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Students who must work to meet living expenses are currently caught in the tightest kind of squeeze. While room, board, and hospital fees go up around them, the student employees of the University are forced to accept wage seales that were determined before the war and not much modified since then. Under popular pressure, the Student Employment Service has revised upward certain wages in individual departments, but the whole picture is marked with a general unwillingness on the part of the University to compensate for the radical change in educational costs.
Especially in the dining room and library departments is the pressure made clear. Whereas union waitresses hired on the outside receive one rate of pay and one type of meal allotment, student waiters and bus boys get a lower rate and a smaller number of free meals in the bargain. The fact that both groups do almost exactly the same work, under the same circumstances does not seem to enter into University calculations. The large turnover of part-time student workers may well be traced to dissatisfaction over this double standard.
Student librarians, as a group, do not face the inconveniences of long hours and difficult labor that characterize dining room jobs. Those in the Houses, for instance, may spend at least a portion of their time at the library desk in study. But the attendants at the University libraries serve an essential function and offer a service that must be adequately rewarded lest the jobs go begging. The Houses are having increasing difficulty filling the maintenance posts at the ungratifying pay of $.55 per hour. Both here and at Widener, this work requires full attention of the attendant. Both in the Houses and at Widener the authorities, as well as the House Masters, agree that a raise in pay will mean the difference between efficient service and slipshod stop-gaps.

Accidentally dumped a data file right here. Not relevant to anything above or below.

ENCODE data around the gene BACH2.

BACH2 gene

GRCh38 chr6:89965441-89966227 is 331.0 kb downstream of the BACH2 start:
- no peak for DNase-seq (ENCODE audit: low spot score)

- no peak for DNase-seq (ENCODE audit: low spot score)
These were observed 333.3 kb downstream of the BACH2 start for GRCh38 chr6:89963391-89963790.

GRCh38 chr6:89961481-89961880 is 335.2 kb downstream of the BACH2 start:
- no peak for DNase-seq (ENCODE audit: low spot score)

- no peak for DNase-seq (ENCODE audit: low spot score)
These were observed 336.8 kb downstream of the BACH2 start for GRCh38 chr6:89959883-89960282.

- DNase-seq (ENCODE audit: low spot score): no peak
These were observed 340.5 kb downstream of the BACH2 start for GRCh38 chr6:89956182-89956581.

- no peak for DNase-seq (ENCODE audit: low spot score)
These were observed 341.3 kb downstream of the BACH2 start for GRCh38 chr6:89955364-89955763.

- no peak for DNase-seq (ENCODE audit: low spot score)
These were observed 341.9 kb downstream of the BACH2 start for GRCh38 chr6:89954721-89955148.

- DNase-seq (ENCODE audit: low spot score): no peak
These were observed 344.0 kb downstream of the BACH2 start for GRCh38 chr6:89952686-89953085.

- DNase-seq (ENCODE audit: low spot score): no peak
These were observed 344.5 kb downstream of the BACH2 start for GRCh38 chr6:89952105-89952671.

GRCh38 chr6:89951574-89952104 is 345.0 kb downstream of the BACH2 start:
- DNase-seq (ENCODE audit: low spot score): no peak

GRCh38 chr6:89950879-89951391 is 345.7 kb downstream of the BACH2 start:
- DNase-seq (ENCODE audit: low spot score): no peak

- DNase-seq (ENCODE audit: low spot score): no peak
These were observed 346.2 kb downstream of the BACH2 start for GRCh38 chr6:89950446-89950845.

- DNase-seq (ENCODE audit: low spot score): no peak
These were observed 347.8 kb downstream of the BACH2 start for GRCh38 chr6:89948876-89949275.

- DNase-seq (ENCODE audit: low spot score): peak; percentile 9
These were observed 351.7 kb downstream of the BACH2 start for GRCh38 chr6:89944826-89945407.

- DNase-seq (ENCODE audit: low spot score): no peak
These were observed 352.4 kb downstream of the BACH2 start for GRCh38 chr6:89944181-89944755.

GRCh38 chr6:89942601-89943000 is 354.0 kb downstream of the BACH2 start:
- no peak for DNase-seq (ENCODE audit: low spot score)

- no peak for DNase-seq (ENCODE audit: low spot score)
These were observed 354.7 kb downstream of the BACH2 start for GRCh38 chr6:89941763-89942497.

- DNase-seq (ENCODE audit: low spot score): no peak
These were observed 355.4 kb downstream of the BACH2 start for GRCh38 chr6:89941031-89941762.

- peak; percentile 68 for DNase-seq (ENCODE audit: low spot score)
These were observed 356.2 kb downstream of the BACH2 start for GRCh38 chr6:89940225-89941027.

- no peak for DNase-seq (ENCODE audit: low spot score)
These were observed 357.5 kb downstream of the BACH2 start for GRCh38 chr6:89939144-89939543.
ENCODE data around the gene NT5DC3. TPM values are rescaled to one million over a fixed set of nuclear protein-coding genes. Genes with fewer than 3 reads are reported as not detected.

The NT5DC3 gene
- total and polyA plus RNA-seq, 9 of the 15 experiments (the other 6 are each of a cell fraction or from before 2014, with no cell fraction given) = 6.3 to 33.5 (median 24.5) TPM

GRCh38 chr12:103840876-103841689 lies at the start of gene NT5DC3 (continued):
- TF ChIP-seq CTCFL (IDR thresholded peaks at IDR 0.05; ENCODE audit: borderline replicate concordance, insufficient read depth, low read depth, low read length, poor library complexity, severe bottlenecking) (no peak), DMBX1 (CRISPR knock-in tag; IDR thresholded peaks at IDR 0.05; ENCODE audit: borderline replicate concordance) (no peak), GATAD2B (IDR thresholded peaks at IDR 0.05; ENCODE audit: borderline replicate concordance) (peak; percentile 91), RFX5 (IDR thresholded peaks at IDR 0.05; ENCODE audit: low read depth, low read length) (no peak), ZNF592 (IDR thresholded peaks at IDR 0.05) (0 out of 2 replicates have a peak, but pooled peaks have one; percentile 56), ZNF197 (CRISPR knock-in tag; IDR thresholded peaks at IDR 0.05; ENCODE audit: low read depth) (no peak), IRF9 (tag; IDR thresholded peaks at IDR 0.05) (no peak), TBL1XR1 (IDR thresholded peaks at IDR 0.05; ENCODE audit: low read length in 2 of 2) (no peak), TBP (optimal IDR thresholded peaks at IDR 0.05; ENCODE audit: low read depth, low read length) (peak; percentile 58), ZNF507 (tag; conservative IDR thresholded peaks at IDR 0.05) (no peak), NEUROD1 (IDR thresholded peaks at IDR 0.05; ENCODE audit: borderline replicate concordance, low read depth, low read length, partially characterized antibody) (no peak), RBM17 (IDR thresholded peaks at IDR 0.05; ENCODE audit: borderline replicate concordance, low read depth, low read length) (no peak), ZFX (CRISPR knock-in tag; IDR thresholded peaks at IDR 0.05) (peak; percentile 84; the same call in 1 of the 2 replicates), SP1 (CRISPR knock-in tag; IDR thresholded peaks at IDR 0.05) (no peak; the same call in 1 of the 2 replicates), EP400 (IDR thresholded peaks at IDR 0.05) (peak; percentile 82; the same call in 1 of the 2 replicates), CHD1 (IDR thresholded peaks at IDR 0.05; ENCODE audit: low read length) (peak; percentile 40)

Though the great brunt of all student employment falls within the library and maintenance departments, there are numbers of unclassified part-time jobs that fall into the same run of inadequacies. The routine run on restaurant and sales jobs in the Boston area has grown with the realization that only outside the University can the undergraduate find an hourly wage rate high enough to cover spiralling expenses. The average $.75 hourly rate on the outside is a big boost over the University's $.55 But the convenience of University jobs, plus the possibilities of combining study with work, makes this type of employment the logical answer to the individual student's needs.
From the viewpoint of University finances these proposed raises do involve a burden. But the Business Department can surely see the justice in paying the same wages for the same work. And it should not be too difficult to foresee the decline of many of the services of the College if the student help are not granted real and substantial assistance.
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